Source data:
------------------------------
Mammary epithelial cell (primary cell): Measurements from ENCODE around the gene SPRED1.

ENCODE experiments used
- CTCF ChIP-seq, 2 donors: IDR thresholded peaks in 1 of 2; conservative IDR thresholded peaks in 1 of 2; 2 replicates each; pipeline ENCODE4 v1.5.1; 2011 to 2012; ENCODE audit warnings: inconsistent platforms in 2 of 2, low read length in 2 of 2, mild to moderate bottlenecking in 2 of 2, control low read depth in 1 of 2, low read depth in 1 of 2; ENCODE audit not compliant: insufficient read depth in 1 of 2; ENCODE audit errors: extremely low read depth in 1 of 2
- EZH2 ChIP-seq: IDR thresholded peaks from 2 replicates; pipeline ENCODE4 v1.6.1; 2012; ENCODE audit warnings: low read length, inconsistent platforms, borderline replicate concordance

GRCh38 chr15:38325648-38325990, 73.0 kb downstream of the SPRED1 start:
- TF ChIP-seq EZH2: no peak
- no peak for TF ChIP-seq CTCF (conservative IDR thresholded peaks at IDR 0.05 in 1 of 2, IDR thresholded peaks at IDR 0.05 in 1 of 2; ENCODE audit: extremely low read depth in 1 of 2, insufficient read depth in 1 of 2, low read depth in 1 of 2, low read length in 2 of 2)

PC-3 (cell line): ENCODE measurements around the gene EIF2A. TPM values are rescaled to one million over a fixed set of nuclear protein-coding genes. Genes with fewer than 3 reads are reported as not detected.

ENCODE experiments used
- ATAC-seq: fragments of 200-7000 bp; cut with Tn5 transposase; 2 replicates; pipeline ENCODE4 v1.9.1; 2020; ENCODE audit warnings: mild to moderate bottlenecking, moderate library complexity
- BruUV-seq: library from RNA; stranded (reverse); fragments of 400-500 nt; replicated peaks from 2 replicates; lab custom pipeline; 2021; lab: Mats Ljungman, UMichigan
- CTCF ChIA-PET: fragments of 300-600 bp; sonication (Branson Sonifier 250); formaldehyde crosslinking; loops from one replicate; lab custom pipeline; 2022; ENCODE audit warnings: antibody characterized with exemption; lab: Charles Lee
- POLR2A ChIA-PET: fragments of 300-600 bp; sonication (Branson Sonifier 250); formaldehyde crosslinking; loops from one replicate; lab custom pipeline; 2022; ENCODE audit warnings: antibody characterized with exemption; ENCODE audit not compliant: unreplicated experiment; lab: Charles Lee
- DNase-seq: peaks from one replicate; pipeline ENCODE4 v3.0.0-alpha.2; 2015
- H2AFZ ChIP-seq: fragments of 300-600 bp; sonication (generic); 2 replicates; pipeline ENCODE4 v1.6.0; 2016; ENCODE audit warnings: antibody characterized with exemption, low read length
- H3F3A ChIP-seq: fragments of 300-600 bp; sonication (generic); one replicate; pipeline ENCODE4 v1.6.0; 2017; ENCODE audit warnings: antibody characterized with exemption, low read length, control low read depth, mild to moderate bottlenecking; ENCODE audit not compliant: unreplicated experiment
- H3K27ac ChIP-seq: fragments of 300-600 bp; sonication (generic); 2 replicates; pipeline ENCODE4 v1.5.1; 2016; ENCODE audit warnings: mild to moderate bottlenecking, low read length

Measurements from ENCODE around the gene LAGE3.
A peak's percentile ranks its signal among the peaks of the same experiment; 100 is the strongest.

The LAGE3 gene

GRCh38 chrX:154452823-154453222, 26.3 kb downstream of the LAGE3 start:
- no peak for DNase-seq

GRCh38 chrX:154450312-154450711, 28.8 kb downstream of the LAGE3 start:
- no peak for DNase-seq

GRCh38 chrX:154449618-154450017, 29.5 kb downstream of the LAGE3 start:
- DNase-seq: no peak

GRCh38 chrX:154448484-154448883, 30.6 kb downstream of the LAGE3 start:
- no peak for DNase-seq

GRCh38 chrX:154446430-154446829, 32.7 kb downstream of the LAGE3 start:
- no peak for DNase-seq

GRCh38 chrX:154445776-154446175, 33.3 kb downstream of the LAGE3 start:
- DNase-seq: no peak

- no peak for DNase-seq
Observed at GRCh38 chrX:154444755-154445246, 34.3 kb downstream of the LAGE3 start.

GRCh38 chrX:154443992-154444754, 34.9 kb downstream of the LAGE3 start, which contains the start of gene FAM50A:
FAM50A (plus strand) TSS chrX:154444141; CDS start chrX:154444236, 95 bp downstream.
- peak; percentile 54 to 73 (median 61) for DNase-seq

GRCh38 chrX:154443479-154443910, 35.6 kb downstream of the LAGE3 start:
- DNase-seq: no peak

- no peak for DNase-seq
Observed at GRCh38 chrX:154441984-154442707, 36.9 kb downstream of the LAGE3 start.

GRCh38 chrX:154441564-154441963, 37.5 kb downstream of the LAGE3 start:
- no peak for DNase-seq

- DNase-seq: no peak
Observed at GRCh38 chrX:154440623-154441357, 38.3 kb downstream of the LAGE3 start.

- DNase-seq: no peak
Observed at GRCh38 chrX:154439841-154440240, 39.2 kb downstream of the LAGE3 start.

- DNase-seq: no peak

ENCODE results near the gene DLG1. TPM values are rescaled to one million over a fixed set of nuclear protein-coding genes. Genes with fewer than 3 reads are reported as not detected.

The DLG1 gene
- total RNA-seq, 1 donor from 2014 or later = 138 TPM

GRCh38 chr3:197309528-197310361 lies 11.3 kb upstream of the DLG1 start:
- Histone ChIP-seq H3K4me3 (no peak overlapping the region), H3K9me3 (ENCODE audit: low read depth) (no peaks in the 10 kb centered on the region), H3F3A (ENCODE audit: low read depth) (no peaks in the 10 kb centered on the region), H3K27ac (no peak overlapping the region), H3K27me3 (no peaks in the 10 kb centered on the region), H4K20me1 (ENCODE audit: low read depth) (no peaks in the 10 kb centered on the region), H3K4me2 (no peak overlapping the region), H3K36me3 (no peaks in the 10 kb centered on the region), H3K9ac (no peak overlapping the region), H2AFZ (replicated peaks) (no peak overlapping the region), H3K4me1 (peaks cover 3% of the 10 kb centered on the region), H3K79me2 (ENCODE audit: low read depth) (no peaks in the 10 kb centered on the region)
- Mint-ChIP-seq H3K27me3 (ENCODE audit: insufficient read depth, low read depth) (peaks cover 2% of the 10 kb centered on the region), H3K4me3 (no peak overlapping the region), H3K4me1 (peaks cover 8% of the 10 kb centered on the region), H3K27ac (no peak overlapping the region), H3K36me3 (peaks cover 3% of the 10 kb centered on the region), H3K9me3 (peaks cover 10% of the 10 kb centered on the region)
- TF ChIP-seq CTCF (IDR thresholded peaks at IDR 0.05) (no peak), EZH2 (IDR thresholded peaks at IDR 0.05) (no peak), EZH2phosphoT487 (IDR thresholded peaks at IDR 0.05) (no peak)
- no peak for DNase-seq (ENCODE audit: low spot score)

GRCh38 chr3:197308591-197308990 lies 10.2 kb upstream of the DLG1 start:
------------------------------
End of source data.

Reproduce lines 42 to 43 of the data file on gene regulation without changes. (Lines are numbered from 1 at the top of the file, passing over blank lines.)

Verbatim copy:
GRCh38 chrX:154441564-154441963, 37.5 kb downstream of the LAGE3 start:
- no peak for DNase-seq